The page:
Margot Verger visits Will’s home in the evening to discuss Dr. Lecter’s radical quality of therapy. She reveals that she tried to kill her brother and Will reveals he tried to kill Dr. Lecter. A mutual amusement passes between them as they talk over whiskey.
The following session, Will confronts Hannibal about the off chance that patients would begin to compare notes. Randall Tier seems to be a success story. Will then discloses that Bedelia Du Maurier visited him while he was incarcerated at the Baltimore Hospital for the Criminally Insane. This revelation displeases Hannibal, but the session continues, unabated.
In the forest outside Will’s home, Hannibal gives final words of encouragement to his proxy, Randall Tier, before allowing him the solitude to revel in his instincts.
Will’s dogs are agitated and as he opens the door to look around, Buster, one of the smaller dogs, escapes into the forest only to follow with the sound of a pained yelp. Will grabs his coat and a shotgun, then runs out to retrieve him. While picking Buster up, Will realizes he is being hunted and returns to his home quickly with Buster under his arm. After turning off all the lights and preparing for the imminent attack, Randall Tier breaks in the window to his left.
Hannibal arrives at home, only to enter his dining room and find Will waiting for him. The body of Randal Tier, in human form, dead on the table. Will tells Hannibal that he considers them even on the stance of attempted murder, respectively, of one other. Hannibal concurs with a nod.
- The episode's title, Shiizakana (強肴), refers to a large, hot dish served during a traditional Japanese multi-course dinner (Kaiseki (懐石).
Book to Show Edit
- The method of Hannibal’s execution in Will’s dream copies Hannibal’s second murder, in the novel Hannibal Rising, when he executes Enrikas Dortlich in similar fashion (with a horse in place of the black stag) as punishment for eating Hannibal’s sister Mischa.
- Hannibal having spent time in Granada is an invention of the show.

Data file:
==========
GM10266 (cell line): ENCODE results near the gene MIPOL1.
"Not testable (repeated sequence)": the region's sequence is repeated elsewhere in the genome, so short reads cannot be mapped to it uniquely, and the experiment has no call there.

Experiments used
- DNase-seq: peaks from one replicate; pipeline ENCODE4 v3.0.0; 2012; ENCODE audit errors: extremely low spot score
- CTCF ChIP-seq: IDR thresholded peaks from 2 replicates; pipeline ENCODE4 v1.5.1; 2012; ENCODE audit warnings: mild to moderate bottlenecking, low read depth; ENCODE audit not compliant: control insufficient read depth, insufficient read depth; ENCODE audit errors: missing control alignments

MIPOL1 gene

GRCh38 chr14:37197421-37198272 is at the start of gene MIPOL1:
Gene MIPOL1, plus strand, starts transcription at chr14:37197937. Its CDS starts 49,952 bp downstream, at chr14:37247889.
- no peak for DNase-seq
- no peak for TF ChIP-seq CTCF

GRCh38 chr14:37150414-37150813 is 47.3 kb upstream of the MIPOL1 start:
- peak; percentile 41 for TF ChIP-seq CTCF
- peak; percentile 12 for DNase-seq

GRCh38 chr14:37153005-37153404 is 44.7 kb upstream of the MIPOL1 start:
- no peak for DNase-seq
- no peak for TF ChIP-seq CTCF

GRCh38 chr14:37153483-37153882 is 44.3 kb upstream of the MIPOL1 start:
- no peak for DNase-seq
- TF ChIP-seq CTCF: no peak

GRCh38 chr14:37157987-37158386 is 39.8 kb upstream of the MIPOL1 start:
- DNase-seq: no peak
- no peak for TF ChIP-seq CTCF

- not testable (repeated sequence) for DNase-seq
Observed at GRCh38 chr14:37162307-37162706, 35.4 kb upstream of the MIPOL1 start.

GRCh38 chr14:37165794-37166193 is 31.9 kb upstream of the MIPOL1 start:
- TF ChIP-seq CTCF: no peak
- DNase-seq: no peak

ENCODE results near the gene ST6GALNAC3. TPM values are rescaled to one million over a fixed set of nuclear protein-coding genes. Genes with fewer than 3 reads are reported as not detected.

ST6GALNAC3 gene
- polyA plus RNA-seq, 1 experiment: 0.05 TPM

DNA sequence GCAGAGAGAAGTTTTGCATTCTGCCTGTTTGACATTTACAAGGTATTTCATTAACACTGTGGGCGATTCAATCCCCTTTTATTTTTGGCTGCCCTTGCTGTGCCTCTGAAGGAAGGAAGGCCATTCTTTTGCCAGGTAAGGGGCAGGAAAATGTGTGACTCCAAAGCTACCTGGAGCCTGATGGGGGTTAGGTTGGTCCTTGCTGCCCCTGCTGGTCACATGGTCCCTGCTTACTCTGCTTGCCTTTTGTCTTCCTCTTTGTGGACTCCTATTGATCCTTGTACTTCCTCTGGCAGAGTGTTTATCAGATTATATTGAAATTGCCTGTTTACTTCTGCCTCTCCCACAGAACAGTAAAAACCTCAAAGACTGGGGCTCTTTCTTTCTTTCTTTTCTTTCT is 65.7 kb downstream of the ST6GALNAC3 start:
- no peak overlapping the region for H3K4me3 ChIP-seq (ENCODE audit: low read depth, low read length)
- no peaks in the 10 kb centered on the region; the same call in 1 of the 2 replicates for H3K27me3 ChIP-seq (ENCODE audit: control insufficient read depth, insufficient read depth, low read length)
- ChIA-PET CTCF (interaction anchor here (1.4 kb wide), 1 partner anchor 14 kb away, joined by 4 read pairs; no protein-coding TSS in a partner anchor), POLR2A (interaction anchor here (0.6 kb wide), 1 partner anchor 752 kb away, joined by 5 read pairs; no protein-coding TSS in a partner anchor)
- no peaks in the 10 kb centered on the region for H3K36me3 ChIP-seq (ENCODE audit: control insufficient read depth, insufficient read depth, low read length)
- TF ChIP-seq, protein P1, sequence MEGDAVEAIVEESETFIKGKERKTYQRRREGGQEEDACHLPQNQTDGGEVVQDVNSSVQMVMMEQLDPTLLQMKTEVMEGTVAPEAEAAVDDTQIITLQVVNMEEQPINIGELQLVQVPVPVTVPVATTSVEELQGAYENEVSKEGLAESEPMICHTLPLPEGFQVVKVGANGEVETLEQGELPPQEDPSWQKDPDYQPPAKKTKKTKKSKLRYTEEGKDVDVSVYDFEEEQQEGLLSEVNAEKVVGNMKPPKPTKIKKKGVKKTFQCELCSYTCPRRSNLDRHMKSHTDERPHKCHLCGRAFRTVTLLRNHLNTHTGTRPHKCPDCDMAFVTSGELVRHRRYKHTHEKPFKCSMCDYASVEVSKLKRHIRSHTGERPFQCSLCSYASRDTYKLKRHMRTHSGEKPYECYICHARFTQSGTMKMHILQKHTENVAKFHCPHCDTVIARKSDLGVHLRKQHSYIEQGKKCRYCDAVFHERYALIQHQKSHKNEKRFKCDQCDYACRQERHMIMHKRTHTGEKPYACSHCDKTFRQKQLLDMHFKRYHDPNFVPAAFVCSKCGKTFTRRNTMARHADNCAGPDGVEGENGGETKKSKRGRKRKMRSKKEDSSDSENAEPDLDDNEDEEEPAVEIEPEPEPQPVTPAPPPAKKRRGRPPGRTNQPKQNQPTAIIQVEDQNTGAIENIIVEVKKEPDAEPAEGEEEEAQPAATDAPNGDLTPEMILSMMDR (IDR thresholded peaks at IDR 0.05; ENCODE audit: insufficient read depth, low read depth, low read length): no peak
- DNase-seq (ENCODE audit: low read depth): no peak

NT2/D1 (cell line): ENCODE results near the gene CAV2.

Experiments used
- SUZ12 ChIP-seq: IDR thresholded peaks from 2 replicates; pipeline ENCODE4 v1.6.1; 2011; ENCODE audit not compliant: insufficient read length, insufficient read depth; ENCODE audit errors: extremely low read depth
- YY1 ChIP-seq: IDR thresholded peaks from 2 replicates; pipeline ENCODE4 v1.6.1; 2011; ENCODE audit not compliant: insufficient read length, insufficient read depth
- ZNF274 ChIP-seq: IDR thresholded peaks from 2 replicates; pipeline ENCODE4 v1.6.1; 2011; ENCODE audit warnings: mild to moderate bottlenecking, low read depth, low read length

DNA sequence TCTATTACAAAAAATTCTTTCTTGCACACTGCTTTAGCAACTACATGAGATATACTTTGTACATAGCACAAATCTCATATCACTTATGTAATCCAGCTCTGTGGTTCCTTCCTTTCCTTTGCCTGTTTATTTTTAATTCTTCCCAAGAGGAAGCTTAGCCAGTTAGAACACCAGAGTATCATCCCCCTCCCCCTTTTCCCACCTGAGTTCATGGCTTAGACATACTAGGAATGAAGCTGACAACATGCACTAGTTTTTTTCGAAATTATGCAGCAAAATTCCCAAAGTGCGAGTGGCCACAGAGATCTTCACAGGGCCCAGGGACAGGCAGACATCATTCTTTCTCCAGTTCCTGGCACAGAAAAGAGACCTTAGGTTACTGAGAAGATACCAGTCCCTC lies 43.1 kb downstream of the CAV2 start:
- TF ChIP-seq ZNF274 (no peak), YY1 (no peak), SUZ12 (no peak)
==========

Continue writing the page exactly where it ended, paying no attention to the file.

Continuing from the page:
- Hannibal saying he frescoed the walls of his mind comes from the novel Hannibal, and is the first direct reference in the show to his memory palace, a concept which is introduced in that same novel.
- Will’s use of the word “Become” continues the series’ recurring use of the word, stemming back to Francis Dolarhyde in the novel Red Dragon. Hannibal’s use of the words “become” and “transformation” in reference to Randall Tier similarly calls to mind Dolarhyde, and Jame Gumb in The Silence of the Lambs.
- Will’s reference to a “quiet sense of power” is a quote from Red Dragon, where Dolarhyde is said to feel this way all the time. (Notably, in the novel, Will becomes depressed to the point of being institutionalized after killing Hobbs. Although Hannibal taunts Will by theorizing that killing Hobbs actually felt good, neither Will nor Thomas Harris gives credence to this in the novel.)
- No meeting between Will and Margot ever appears in the novels.
- Randall Tier’s employment at the Museum of Natural History calls to mind Clarice’s visits there in The Silence of the Lambs, and the much more benign Museum employees Noble Pilcher and Albert Roden.
- Part of Hannibal and Randall’s initial exchange is inspired by dialogue between Hannibal and Margot in the novel Hannibal, similarly referring to the beginning of their first long-ago childhood therapy session. In particular, Hannibal inquiring, “Is that what I said?” comes from the book. (The book makes it clear that Hannibal had just “read over his interviews” with Margot in his memory palace, and knows exactly what he had said.)